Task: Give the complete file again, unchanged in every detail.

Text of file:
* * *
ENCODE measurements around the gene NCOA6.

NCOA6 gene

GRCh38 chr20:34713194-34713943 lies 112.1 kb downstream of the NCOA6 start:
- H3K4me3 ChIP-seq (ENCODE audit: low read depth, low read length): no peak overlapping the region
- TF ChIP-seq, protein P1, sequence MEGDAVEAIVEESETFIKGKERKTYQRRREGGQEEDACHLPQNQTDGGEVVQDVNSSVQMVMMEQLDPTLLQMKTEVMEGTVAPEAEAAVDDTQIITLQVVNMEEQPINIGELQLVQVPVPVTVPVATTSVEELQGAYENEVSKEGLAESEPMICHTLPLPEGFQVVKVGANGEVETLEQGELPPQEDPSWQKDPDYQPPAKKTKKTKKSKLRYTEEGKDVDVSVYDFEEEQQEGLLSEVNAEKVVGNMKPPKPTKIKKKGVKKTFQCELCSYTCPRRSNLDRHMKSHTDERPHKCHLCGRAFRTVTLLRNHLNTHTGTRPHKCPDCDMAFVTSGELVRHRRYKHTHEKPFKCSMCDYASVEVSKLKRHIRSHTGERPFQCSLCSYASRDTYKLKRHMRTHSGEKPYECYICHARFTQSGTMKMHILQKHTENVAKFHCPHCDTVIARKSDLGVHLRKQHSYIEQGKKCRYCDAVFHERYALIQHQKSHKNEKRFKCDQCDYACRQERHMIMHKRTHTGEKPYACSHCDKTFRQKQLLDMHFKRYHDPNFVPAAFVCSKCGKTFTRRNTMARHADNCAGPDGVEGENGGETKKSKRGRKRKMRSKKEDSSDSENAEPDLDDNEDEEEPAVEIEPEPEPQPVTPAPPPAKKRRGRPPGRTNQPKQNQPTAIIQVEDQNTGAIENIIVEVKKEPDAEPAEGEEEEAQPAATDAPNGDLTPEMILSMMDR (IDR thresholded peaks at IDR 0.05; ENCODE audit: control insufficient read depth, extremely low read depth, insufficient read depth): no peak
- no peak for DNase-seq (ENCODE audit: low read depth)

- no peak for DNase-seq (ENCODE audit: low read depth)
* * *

ENCODE measurements around the gene NCOA6.

NCOA6 gene

GRCh38 chr20:34713194-34713943 lies 112.1 kb downstream of the NCOA6 start:
- H3K4me3 ChIP-seq (ENCODE audit: low read depth, low read length): no peak overlapping the region
- TF ChIP-seq, protein P1, sequence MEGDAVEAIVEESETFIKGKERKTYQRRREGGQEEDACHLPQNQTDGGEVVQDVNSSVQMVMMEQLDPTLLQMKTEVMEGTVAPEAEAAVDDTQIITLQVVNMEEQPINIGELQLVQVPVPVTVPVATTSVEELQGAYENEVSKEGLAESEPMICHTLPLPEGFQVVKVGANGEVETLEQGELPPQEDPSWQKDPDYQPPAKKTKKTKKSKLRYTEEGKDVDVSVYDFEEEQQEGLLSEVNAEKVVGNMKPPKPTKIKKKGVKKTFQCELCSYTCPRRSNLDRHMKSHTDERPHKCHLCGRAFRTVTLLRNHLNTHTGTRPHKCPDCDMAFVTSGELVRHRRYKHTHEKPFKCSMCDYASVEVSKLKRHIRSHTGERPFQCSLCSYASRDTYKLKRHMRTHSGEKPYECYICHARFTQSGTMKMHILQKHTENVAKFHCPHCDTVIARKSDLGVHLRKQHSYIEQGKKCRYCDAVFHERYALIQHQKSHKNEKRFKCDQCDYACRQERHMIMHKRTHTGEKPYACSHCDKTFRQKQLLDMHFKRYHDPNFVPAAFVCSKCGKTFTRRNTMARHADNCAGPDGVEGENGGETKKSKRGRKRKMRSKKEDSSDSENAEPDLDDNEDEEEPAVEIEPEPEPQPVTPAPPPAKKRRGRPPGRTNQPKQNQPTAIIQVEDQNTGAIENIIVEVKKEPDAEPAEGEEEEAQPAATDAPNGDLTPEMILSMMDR (IDR thresholded peaks at IDR 0.05; ENCODE audit: control insufficient read depth, extremely low read depth, insufficient read depth): no peak
- no peak for DNase-seq (ENCODE audit: low read depth)

- no peak for DNase-seq (ENCODE audit: low read depth)